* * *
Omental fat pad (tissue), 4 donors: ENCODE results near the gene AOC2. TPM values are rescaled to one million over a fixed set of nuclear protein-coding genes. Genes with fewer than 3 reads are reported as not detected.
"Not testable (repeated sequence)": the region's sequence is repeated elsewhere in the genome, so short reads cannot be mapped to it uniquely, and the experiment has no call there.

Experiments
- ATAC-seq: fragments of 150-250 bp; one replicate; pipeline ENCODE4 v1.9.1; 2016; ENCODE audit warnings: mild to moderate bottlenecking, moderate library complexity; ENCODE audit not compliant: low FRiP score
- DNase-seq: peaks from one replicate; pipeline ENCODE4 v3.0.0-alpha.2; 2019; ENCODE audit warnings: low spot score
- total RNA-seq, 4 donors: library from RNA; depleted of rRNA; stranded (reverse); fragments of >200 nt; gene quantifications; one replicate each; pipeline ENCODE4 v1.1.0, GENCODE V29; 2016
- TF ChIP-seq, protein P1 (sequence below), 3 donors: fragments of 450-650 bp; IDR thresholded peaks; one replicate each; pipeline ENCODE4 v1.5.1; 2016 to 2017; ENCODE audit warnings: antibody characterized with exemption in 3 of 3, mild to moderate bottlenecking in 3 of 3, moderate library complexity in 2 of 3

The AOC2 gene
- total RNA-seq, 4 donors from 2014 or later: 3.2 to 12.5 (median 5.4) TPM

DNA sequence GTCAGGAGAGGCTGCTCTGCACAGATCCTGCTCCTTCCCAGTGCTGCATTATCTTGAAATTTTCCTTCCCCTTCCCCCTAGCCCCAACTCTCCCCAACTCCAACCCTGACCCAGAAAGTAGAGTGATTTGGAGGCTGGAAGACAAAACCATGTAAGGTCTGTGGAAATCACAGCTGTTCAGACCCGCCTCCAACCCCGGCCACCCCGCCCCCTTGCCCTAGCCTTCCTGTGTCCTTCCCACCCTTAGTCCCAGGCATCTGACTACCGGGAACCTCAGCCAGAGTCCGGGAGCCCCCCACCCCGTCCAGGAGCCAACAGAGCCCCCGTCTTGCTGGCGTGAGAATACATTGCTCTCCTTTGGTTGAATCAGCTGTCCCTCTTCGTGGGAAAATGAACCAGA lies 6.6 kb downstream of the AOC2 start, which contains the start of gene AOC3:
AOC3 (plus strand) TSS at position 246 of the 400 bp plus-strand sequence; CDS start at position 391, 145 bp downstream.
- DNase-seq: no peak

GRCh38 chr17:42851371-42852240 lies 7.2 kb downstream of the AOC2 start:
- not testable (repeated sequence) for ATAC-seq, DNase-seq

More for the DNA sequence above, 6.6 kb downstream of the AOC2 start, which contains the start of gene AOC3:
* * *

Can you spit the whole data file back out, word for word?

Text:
Omental fat pad (tissue), 4 donors: ENCODE results near the gene AOC2. TPM values are rescaled to one million over a fixed set of nuclear protein-coding genes. Genes with fewer than 3 reads are reported as not detected.
"Not testable (repeated sequence)": the region's sequence is repeated elsewhere in the genome, so short reads cannot be mapped to it uniquely, and the experiment has no call there.

Experiments
- ATAC-seq: fragments of 150-250 bp; one replicate; pipeline ENCODE4 v1.9.1; 2016; ENCODE audit warnings: mild to moderate bottlenecking, moderate library complexity; ENCODE audit not compliant: low FRiP score
- DNase-seq: peaks from one replicate; pipeline ENCODE4 v3.0.0-alpha.2; 2019; ENCODE audit warnings: low spot score
- total RNA-seq, 4 donors: library from RNA; depleted of rRNA; stranded (reverse); fragments of >200 nt; gene quantifications; one replicate each; pipeline ENCODE4 v1.1.0, GENCODE V29; 2016
- TF ChIP-seq, protein P1 (sequence below), 3 donors: fragments of 450-650 bp; IDR thresholded peaks; one replicate each; pipeline ENCODE4 v1.5.1; 2016 to 2017; ENCODE audit warnings: antibody characterized with exemption in 3 of 3, mild to moderate bottlenecking in 3 of 3, moderate library complexity in 2 of 3

The AOC2 gene
- total RNA-seq, 4 donors from 2014 or later: 3.2 to 12.5 (median 5.4) TPM

DNA sequence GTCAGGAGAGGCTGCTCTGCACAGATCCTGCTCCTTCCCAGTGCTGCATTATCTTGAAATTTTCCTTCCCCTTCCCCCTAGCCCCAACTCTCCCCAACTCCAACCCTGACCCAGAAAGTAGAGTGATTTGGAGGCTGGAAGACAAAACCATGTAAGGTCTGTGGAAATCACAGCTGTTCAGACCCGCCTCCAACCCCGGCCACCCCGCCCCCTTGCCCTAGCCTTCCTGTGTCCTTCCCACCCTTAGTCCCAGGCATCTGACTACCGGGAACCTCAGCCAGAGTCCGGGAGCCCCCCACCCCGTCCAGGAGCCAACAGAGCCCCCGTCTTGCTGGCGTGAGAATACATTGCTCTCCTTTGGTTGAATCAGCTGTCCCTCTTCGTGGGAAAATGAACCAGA lies 6.6 kb downstream of the AOC2 start, which contains the start of gene AOC3:
AOC3 (plus strand) TSS at position 246 of the 400 bp plus-strand sequence; CDS start at position 391, 145 bp downstream.
- DNase-seq: no peak

GRCh38 chr17:42851371-42852240 lies 7.2 kb downstream of the AOC2 start:
- not testable (repeated sequence) for ATAC-seq, DNase-seq

More for the DNA sequence above, 6.6 kb downstream of the AOC2 start, which contains the start of gene AOC3: